* Removal of references to credit ratings recommended
* FSB package to go to G20 leaders in Seoul in November
* US financial reform law takes similar approach
By Kevin Drawbaugh
WASHINGTON, Oct 27 Global regulators called on
national authorities on Wednesday to curb the role of credit
rating agencies in the financial system, challenging the value
of an industry widely criticized in recent years.
The Financial Stability Board (FSB) issued recommendations
calling for the elimination "wherever possible" of references
to credit ratings in legal statutes and business practices, and
for the development of new and better ways to assess risk.
The FSB statement throws down a challenge to the world's
Big Three credit rating agencies: Moody's (MCO.N), Standard &
Poor's MHP.N and Fitch Ratings (LBCP.PA).
The agencies have been criticized for failing to flag the
risks built up in world banks and financial firms ahead of the
2007-2009 credit crisis that shook the world financial order
and triggered an international surge of reform proposals.
The FSB said its broad principles would "reduce the
financial stability-threatening herding and cliff effects that
currently arise from (credit rating agency) rating thresholds
being hard-wired into laws, regulations and market practices.
It said the principles, if widely adopted, would help "end
mechanistic reliance by market participants and establish
stronger internal credit risk assessment practices."
The FSB is a panel of regulators, central bankers and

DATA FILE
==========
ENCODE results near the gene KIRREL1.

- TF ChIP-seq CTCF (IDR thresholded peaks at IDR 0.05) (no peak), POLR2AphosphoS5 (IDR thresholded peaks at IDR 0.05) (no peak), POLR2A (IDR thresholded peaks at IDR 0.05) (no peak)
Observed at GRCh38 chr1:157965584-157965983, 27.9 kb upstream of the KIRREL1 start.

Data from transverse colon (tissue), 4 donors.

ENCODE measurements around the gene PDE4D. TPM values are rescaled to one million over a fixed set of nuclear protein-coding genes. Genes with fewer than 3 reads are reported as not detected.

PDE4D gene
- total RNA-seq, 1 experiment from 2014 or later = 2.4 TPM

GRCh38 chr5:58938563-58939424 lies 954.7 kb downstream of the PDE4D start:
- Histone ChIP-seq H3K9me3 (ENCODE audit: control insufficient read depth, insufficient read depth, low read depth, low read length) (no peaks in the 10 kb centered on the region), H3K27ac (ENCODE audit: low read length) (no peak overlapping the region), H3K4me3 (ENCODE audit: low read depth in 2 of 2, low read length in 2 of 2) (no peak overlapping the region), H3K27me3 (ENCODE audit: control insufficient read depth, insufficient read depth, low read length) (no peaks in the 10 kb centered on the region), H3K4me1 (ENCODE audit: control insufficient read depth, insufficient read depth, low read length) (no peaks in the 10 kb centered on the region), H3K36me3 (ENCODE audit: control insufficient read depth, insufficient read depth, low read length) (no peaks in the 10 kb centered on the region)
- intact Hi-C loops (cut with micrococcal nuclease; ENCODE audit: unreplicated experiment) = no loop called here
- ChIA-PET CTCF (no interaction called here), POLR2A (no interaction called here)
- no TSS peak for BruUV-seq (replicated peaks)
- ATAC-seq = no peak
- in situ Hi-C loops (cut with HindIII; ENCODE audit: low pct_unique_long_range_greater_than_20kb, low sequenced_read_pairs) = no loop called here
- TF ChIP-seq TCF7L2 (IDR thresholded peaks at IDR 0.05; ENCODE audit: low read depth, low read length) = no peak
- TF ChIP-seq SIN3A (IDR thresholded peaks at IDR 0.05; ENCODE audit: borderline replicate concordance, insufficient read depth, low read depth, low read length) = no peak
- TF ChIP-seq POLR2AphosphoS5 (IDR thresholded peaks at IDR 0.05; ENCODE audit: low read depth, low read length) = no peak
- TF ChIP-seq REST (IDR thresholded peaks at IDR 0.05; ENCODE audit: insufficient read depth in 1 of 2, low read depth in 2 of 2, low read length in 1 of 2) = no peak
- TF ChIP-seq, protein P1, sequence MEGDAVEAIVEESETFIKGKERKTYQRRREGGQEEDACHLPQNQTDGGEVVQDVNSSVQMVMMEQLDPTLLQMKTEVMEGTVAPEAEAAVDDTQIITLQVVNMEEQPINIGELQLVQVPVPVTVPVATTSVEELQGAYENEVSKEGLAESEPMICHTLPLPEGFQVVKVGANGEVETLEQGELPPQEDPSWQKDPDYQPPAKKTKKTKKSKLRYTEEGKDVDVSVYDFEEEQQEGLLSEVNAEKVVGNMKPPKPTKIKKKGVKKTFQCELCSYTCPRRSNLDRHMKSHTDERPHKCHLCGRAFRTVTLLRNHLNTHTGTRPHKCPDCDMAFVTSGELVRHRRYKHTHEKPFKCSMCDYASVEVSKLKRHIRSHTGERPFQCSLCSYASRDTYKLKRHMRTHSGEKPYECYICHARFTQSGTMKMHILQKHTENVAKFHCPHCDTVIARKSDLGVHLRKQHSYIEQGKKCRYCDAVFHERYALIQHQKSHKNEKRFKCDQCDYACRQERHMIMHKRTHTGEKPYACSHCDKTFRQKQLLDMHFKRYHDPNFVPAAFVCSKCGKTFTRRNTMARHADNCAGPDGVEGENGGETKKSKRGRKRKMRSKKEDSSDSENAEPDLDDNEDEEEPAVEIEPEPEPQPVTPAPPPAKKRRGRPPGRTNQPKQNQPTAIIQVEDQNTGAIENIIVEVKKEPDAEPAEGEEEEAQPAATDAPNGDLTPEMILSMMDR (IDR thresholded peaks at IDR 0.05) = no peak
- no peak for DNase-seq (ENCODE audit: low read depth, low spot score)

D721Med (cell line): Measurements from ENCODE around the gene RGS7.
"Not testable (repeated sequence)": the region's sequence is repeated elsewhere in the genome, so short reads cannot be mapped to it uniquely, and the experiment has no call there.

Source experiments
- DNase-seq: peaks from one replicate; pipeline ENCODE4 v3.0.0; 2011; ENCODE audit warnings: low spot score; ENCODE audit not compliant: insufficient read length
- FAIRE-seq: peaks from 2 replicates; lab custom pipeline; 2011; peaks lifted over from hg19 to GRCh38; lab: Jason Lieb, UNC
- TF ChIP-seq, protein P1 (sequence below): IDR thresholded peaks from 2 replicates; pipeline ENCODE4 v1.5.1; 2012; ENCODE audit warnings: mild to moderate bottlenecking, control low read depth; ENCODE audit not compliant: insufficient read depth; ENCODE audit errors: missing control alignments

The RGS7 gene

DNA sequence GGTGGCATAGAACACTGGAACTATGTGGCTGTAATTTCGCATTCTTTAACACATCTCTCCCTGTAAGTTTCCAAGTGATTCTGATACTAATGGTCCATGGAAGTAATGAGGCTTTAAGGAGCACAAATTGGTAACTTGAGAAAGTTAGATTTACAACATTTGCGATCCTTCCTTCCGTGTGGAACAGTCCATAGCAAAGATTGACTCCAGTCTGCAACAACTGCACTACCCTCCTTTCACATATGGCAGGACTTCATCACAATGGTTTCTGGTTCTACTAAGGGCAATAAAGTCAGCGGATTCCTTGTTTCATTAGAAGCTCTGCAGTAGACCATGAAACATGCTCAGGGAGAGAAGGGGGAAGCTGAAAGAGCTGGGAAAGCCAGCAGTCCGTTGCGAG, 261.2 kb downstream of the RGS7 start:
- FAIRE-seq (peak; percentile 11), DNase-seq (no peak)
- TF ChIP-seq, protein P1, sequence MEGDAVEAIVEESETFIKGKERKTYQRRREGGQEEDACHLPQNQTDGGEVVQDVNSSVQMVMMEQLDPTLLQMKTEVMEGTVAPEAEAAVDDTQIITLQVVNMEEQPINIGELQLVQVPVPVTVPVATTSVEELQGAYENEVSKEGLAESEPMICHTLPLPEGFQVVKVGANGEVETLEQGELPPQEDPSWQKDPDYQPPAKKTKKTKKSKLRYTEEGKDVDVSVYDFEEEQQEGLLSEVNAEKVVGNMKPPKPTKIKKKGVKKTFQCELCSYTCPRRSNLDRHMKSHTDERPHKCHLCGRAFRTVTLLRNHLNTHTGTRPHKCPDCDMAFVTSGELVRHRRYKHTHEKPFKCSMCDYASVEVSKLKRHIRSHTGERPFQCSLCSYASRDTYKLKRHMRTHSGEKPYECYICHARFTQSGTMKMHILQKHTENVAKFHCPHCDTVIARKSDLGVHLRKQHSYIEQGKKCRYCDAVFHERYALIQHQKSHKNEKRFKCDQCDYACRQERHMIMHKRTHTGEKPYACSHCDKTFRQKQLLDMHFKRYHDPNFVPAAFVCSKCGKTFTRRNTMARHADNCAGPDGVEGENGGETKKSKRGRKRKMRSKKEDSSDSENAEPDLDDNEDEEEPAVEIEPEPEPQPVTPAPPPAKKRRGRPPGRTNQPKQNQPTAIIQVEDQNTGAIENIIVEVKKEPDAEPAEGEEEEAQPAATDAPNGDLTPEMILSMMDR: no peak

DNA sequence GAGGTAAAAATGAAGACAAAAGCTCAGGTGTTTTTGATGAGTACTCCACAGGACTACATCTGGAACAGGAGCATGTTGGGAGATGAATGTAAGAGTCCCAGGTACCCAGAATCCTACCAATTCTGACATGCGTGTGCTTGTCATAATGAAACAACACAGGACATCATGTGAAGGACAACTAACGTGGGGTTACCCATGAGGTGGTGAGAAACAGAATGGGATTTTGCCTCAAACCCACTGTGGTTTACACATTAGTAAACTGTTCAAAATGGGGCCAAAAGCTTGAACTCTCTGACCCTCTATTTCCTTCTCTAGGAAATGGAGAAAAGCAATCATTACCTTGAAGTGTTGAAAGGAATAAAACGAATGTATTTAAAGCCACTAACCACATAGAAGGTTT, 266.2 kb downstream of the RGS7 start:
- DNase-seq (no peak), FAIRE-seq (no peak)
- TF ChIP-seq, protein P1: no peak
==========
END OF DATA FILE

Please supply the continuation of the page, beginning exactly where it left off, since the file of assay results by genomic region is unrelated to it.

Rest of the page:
treasury officials from the member nations of the Group of 20
(G20) leading economies. The credit rating agency
recommendations are expected to be considered by G20 leaders at
a summit meeting in Seoul in November.
"Standard setters and authorities should develop transition
plans and timetables to enable the removal or replacement of
references to (credit rating agency) ratings wherever
possible," the FSB said in a statement.
Banks, market participants, institutional investors,
investment managers and central banks should make their own
credit assessments, and not rely too much on the work of credit
rating agencies, said the statement.
"At the same time, (credit rating agencies) play an
important role and their ratings can appropriately be used as
an input to firms' own judgment," it said.
The sweeping financial reform legislation enacted into law
in July by the United States removed references to credit
ratings in some key statutes and ordered regulators to locate
remove other such references in laws where possible. The
European Union is considering similar measures.
FSB chief Mario Draghi said last week that regulators would
make the recommendations on credit rating agencies. The FSB is
preparing a series of reports on improving global financial
regulation to present at the Seoul G20 meeting.
(Editing by Kim Coghill)